- What I'm finding about the flying dinosaurs studies class is that all the reading I've done over the past several years (and much of my recreational reading has been in flying dinosaur studies) is now emerging, unbidden, in various relevant ways as I lecture, lead discussions, and answer questions in that class. All that reading wasn't a waste of time and a creative means of work avoidance after all!
- This semester, I built in a lot of in-class short writing, out-of-class response papers, etc., and while it's good for the students, it's killing my own writing time even though most of the assignments are "comments only" and not graded.
- And about that kind of writing. I've heard for years about the tips for managing these things: assign a journal to students but don't read it, assign response papers but only look at a random 5 of those handed in per class, etc. The logic is that it's good for them to write even if they aren't getting immediate feedback, that more writing is always better, and that the students will adjust to it as long as you explain the system ahead of time. Well, maybe that's true in comp classes, although even in those, the students wanted me to read what they'd written. They would ask me questions in their journal entries so that I would respond. My belief is that if it's important enough for me to require that they write about it, it's important enough for me to read it--otherwise, why would they bother taking it seriously as an assignment and why would I have assigned it? It'd be a lot like writing those pointless committee reports that we all complain about, the ones where no one is going to pay attention to the recommendations anyway. I don't want to inflict pointless writing on students, even though I can't avoid it for myself.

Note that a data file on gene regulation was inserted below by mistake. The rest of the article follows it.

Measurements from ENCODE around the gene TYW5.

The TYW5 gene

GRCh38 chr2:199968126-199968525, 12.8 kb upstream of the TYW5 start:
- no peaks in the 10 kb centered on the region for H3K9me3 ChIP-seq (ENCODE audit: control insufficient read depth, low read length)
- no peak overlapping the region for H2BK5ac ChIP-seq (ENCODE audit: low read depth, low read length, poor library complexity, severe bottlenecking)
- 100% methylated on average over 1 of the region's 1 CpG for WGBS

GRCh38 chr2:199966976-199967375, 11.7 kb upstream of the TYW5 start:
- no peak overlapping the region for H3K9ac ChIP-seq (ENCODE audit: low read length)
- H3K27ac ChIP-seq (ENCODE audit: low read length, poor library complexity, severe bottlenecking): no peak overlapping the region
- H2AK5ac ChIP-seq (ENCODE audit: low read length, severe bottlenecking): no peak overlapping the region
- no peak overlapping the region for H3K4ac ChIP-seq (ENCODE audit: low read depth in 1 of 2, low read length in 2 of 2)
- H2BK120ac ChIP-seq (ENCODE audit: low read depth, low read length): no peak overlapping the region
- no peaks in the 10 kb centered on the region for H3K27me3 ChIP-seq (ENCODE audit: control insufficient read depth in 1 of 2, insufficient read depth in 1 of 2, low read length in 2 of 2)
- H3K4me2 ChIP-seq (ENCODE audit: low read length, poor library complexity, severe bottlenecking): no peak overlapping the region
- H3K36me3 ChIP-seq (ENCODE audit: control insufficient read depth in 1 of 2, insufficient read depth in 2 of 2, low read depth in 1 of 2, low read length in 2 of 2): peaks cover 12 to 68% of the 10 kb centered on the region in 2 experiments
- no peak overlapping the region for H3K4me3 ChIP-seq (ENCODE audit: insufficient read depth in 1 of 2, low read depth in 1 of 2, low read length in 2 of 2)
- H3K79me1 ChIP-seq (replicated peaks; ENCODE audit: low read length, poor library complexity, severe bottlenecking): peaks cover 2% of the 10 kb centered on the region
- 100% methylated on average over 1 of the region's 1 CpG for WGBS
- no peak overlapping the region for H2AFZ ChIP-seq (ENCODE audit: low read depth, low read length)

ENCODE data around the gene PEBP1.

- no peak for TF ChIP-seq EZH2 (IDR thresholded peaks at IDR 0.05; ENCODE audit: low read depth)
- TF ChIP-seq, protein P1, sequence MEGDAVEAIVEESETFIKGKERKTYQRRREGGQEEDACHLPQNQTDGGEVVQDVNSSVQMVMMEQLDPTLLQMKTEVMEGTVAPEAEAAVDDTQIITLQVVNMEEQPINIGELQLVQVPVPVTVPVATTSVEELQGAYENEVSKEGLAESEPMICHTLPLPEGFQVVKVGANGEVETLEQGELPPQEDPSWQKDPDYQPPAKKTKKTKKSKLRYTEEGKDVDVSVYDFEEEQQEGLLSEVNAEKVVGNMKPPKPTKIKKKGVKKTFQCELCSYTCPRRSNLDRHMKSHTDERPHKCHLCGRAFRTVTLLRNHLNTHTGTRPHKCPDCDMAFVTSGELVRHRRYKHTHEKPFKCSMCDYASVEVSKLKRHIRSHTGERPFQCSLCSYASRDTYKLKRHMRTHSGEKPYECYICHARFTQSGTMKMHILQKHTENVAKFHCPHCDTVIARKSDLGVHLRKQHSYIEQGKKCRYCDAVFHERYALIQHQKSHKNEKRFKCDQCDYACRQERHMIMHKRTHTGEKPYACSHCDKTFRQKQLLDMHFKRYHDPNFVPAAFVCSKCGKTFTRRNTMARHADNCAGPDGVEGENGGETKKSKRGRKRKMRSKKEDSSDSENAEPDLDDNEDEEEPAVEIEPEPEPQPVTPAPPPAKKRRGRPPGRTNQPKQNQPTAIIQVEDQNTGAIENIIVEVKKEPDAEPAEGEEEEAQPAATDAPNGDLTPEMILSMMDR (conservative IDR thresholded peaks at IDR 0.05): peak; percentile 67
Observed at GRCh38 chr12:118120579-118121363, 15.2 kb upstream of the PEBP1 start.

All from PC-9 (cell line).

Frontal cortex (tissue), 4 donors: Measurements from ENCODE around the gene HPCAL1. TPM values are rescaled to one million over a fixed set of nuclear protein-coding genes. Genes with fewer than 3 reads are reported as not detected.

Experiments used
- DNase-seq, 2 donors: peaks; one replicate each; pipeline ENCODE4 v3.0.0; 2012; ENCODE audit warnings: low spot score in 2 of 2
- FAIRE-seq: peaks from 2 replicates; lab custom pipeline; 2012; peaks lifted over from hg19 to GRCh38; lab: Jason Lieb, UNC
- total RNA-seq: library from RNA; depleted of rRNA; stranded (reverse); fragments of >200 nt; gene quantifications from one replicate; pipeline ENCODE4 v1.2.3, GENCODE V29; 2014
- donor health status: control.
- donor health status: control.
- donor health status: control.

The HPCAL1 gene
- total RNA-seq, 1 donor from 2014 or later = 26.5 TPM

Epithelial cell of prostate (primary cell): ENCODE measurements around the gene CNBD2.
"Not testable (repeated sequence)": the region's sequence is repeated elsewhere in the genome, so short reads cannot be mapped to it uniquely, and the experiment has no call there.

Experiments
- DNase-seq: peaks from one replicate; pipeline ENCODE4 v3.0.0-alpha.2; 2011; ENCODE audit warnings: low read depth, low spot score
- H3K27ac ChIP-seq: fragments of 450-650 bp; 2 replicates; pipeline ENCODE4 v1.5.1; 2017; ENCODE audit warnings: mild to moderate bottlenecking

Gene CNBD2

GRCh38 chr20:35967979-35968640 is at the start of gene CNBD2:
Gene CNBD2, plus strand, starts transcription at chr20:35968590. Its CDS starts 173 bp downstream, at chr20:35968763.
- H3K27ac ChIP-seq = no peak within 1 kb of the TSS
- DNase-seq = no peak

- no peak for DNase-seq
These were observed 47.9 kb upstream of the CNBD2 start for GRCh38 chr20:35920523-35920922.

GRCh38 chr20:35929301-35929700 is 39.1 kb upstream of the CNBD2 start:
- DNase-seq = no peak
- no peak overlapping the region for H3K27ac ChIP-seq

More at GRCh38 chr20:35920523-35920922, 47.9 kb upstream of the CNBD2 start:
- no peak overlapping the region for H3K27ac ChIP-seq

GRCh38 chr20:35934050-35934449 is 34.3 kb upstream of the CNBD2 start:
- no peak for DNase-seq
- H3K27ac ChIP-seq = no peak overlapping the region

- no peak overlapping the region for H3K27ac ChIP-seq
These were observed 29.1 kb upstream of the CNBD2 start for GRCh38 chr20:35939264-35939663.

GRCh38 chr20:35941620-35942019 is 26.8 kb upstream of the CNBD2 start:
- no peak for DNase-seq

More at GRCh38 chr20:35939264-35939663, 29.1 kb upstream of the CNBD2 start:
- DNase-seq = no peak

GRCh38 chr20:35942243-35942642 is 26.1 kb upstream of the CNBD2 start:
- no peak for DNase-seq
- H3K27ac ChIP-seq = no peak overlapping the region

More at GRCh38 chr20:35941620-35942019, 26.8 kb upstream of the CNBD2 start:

- Although I have a lot of students this semester, far more than usual, just about all the students in the classes seem to be pretty engaged. I say "most" because in one class, a couple of them (who talk loudly about what "A" students they are) like to chat incessantly with each other throughout the class. Funny thing about that: if you asked me to draw a Venn diagram of all the A students I've had and all the students who have chattered incessantly and disruptively in class, the two circles would never intersect at any point. Go figure.
Saturday, January 30, 2010
Random bullets of this week
Things are bound to slow down now that the semester's begin, right? Right? Until then, some random bullets.